If the FDA follows the advice of its Antimicrobial Drugs Advisory Committee, Takeda Pharmaceutical Co. Ltd.’s antiviral drug, maribavir, will become the first drug approved in the U.S. to treat resistant or refractory cytomegalovirus infection and disease in both solid organ and hematopoietic stem cell transplant recipients. The committee voted 17-0 that the overall benefit-risk assessment favors the use of maribavir for transplant patients with refractory CMV infections both with and without genotypic resistance to the four antivirals currently used off-label to treat the infections – ganciclovir, valganciclovir, foscarnet and cidofovir.
The least burdensome principle is a critical component in industry’s understanding of the proper role of government regulation, but this principle is the subject of considerable tension between the two sides. The latest report on the FDA’s performance under the fourth device user fee agreement noted that device makers raised the least burdensome flag in less than 0.5% of 510(k) submissions filed between February 2019 and April 2021, but the report gives the agency passing grades on its handling of those potentially controversial regulatory encounters.
After nearly two years of waiting, Withings SA won FDA clearance for its Scanwatch, a smartwatch that can take an electrocardiogram and monitor for sleep disturbances indicative of sleep apnea or respiratory illnesses such as chronic obstructive pulmonary disease. The FDA action makes the watch the first cleared for both functions.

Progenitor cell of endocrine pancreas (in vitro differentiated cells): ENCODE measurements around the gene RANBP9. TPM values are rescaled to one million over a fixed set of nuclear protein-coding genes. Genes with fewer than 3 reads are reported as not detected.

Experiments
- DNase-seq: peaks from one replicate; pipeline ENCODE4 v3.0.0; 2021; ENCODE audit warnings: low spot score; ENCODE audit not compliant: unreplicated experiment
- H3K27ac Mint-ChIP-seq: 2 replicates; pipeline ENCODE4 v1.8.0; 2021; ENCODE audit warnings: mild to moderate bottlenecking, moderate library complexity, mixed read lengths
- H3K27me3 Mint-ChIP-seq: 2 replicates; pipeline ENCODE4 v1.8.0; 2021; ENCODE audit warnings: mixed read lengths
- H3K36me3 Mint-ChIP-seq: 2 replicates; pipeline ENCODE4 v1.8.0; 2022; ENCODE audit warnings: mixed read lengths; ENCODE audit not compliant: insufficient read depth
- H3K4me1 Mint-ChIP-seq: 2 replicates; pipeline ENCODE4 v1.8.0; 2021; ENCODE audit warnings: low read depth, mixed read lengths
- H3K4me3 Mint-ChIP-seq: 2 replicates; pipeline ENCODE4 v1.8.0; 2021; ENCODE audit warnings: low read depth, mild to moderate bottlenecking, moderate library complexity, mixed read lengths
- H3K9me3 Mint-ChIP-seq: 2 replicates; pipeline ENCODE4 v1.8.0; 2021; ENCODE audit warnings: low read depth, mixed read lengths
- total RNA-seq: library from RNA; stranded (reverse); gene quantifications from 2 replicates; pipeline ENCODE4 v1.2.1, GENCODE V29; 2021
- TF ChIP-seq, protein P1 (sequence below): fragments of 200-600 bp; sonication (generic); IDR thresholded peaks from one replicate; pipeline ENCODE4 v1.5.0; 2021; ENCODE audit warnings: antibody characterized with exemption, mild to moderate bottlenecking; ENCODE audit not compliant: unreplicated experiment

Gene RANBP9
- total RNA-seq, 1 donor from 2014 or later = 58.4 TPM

Medtronic plc’s Hugo robotic-assisted surgery system has received a CE mark for urologic and gynecologic procedures, paving the way for commercialization in Europe. The approval is a key milestone for the Dublin-headquartered company, following the launch of Hugo in Latin America and India. The company is prioritizing robotics as a major growth opportunity, but will face tough competition in the space as it goes head-to-head with established market leader Intuitive Surgical Inc. According to Medtronic, Europe could provide a significant opportunity due to its current low uptake of surgical robotic procedures.
Although the need for COVID-19 boosters remains a tense debate among policymakers and scientific experts worldwide, the U.S. FDA is basing its Oct. 14-15 Vaccines and Related Biologics Products Advisory Committee meeting on the premise that vaccine boosters are needed.
FDA preemption of state liability law has proven controversial on a number of occasions, a fact of life resurrected by a case arising out of the Supreme Court of the State of Mississippi. The court declared that the FDA must invoke the rulemaking process for its regulation of medical product labels.
Regulatory snapshots, including global drug submissions and approvals, clinical trial approvals and other regulatory decisions and designations: Abbvie, Athenex, Brii, Enzyvant, Genentech, Kintor, Merck, Protagonist, Regeneron, Ridgeback, Roche.
The FDA’s push toward safety has included an examination of the materials used in medical devices, but a recent report sheds little useful light on whether these materials are provoking a response in patients.
The term of follow-up in clinical studies is the subject of massive speculation at FDA advisory hearings, but a recent FDA workshop suggests the agency may adjust its expectations, depending on the device. Darrell Brodke, of the University of Utah, said on a recent spinal device workshop that the two-year endpoint in some spinal device studies struck him as somewhat arbitrary, adding that a longer duration of follow-up is necessary to capture some device failures, but that two years is perhaps overly long where some other outcomes measures are concerned.